Voter Fraud: Does it even happen?

By: Robert Bryson

This post will be the second in a five-part series examining “voter fraud,” its impact on elections, steps taken to curb it, and it will end with an analysis of Husted v. A. Philip Randolph Institute which is the Supreme Court case scheduled for arguments January 10, 2018 that will determine if Ohio can use voter inactivity to send confirmation notices to that voter under the National Voter Registration Act of 1993 and the Help America Vote Act of 2002 (e.g. if Ohio can purge its voter lists).[1]  

Part Two will provide background information for what will ultimately be a cost-benefit analysis. Essentially, do the benefits of imposing voter identification and other similar laws outweigh the cost of excluding legitimate citizens from exercising their right to vote?

What is voter fraud?

Voter fraud means many different things depending on where you are from. If you lived in Zimbabwe under former dictator Mugabe, voter fraud meant voter intimidation, ballot stuffing, and electoral manipulation[2]. If you live in the United States, voter fraud is typically expressed as registering to vote in multiple districts, impersonating another voter, voting more that once in the same election, and providing false information to election officials.[3]

Voter fraud can occur “top-down,” meaning from the government onto the people (as is the case in many dictatorships), it can also occur “bottom-up,” such as voter intimidation, ballot stuffing, voter impersonation, and voting in multiple districts. A notable example of “bottom-up” fraud is Tammany Hall[4] which operated New York City and State from the 18th to 20th centuries.

Rates of Voter Fraud

Every credible study of the past twenty years agrees that fears of voter fraud are overblown, most instances of “fraud” can be attributed to clerical and measurement errors. The Brennan Center for Justice at the New York University School of Law concluded an exhaustive review of investigations, studies, commissions, assessments, books, task forces, analyses, and opinions from 2002 to 2017[5]. Their sources in their entirety can be found in footnote 5.

Academic Studies: No Fraud

The Brennan Center reported on voter fraud in The Truth About Voter Fraud and found incident rates between 0.0003 percent and 0.0025 percent.[6] The Brennan Center’s findings demonstrate that voter fraud is incredibly rare and barely warrants a mention, let alone laws to “protect” the integrity of the vote. Moreover, a 2014 Washington Post study found 31 credible instances of impersonation fraud[7] out of more than 1 billion votes cast.[8] The authors further note that the “31 credible instances” is likely inflated because it included “any and all credible claims” not just prosecutions or convictions.[9]  Two studies conducted by Arizona State University found 10 cases of voter impersonation fraud from 2000 to 2012.[10] The follow-up study focused on states where politicians have argued that fraud is pervasive and found zero successful prosecutions for impersonation fraud.[11]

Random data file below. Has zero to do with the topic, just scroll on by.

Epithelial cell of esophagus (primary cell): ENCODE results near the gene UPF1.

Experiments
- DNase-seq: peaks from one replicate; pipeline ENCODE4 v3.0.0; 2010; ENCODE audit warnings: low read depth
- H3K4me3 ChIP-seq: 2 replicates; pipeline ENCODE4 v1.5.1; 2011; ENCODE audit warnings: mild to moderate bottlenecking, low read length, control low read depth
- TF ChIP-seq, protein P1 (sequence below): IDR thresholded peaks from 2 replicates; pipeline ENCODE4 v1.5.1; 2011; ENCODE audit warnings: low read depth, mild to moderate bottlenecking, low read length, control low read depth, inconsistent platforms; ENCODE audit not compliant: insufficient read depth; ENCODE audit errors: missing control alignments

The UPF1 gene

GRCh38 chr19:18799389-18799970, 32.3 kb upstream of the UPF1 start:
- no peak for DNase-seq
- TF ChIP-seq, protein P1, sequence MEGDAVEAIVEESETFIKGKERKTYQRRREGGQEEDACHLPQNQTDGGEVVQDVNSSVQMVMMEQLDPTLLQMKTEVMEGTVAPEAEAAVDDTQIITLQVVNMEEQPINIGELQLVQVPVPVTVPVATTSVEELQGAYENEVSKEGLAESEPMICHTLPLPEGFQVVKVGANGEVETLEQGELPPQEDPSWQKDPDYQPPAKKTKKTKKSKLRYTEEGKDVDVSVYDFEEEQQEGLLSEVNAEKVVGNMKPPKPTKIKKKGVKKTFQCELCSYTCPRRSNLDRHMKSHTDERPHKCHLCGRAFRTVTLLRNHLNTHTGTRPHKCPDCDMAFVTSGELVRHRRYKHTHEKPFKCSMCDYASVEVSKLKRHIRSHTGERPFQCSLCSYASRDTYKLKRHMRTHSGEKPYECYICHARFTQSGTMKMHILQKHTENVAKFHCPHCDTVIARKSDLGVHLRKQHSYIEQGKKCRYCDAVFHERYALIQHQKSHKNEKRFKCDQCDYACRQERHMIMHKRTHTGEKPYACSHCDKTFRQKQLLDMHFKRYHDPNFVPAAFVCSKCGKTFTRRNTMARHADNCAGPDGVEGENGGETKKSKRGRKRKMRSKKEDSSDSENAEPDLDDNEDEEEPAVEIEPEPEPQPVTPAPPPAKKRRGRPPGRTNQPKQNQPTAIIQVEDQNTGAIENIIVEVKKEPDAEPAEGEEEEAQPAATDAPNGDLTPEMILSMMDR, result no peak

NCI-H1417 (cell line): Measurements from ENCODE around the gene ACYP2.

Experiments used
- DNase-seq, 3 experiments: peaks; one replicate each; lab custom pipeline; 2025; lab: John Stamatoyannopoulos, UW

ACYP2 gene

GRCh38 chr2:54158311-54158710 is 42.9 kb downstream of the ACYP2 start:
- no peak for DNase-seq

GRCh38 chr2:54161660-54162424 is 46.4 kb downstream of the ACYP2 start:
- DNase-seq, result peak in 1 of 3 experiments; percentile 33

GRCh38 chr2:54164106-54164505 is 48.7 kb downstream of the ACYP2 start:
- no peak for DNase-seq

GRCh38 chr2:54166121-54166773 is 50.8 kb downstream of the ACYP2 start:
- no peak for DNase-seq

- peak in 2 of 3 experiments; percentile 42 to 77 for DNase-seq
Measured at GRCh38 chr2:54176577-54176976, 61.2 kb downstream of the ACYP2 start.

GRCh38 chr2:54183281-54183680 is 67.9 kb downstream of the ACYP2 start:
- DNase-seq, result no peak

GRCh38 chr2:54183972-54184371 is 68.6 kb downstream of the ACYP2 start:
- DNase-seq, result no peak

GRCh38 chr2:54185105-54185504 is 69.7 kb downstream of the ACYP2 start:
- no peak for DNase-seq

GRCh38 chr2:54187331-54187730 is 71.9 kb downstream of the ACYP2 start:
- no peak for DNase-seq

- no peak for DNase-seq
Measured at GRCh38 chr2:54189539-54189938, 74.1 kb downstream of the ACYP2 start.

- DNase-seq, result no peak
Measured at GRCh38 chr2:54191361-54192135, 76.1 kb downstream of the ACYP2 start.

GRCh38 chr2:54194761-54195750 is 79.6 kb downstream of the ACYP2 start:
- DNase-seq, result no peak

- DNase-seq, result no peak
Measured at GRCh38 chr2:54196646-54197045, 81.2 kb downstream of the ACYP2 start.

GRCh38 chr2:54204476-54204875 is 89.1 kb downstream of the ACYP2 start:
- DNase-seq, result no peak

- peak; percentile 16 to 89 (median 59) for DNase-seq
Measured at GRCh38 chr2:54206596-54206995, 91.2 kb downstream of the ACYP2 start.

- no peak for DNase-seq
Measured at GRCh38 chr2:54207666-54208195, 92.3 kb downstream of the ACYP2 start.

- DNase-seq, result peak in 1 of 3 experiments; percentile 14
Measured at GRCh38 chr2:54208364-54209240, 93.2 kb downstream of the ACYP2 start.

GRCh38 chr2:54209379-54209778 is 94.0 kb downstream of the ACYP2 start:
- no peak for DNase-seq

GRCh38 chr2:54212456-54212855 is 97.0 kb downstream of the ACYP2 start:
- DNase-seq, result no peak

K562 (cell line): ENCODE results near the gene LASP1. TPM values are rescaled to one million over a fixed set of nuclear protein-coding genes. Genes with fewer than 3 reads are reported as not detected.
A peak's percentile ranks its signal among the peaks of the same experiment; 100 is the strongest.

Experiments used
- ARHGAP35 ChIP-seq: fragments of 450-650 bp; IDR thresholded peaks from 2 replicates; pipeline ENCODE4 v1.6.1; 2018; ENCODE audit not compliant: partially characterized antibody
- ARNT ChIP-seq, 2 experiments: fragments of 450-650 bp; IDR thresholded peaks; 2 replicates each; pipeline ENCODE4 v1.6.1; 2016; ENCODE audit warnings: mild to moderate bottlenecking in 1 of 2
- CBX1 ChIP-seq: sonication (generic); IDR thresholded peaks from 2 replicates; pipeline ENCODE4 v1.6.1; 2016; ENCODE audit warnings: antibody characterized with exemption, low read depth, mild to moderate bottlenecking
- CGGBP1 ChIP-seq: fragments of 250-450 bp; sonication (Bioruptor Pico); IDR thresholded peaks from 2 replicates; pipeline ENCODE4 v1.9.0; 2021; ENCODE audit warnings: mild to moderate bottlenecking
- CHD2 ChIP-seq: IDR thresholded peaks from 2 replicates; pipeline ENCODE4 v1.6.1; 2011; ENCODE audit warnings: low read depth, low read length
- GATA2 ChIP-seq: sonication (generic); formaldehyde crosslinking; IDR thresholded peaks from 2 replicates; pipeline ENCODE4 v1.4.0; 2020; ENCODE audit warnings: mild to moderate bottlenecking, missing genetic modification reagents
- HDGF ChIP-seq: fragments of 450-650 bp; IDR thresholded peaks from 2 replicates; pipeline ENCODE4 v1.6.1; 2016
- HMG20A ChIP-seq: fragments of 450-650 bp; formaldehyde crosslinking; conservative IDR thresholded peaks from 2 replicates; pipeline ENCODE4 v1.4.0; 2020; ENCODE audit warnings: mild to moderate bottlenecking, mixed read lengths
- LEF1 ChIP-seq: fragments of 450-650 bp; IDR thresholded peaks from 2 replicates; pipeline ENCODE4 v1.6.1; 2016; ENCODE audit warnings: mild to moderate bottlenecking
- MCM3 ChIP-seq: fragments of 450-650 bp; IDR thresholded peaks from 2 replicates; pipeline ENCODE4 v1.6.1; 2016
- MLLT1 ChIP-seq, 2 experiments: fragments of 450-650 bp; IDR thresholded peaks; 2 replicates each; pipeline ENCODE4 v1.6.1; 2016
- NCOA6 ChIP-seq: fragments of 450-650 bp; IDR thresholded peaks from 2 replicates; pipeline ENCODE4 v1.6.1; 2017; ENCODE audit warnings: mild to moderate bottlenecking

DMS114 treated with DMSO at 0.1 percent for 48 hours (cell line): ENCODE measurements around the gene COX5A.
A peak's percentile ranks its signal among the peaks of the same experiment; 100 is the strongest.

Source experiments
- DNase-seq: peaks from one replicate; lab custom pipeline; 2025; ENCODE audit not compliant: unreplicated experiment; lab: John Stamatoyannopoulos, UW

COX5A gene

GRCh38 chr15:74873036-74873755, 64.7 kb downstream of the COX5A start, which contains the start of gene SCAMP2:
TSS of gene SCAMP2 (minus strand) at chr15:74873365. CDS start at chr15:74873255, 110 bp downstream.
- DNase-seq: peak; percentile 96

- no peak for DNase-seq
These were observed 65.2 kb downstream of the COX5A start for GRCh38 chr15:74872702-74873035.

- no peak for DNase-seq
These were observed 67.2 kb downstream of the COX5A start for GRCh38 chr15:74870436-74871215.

Court Rulings: No Fraud

Additionally, it isn’t just reports that conclude voter fraud is a myth. The Fifth Circuit struck down a Texas photo ID law as discriminatory because the State could only cite “two convictions for in-person voter impersonation fraud out of 20 million votes case in the decade” before Texas passed the law.[12] The Fourth Circuit took similar umbrage with North Carolina’s omnibus restrictive election law as purposefully racially discriminatory.[13]

Government Investigations: No Fraud

Finally, government efforts (even by those in favor of vote suppression laws) are unable to find wide-ranging instances of voter fraud. The Department of Justice investigated instances of voter fraud and was able to prove that 0.00000013 percent of ballots cast from 2002 to 2004 in federal elections were fraudulent. Furthermore, even Kris Kobach[14] as the Kansas Secretary of State successfully secured enhanced powers to investigate and prosecute voter fraud (the only Secretary of State granted this authority) by arguing that he had evidence of 100 such cases. However, he was able to bring only six cases of which four were successful.

Concluding Thoughts

I could cite example after example, in fact many reports do, of the non-existent or negligent rates of voter fraud in U.S. elections. Voter fraud is not a threat to the integrity of our elections. But, voter suppression laws are a threat. A natural bulwark to voter fraud is to increase turnout (the more people vote, the harder it is for a few unscrupulous characters to effect it). Unfortunately, instead of embracing this easy solution, many states have opted to suppress the vote, trampling the rights of American citizens as they fight the election-equivalent of the boogeyman.


[2] We won’t address extreme gerrymandering as a type of “electoral manipulation” in this series.


[4] If you are interested in learning more about Tammany Hall, this Wikipedia page is very well-researched and annotated,, it is a good place to start.



[7] When a person pretends to be another person and votes, the type of fraud that voter identification and other similar laws are designed to prevent.


[9] Id.





[14] Yes, you have heard of him, he is the head of the Advisory Committee on Election Integrity.

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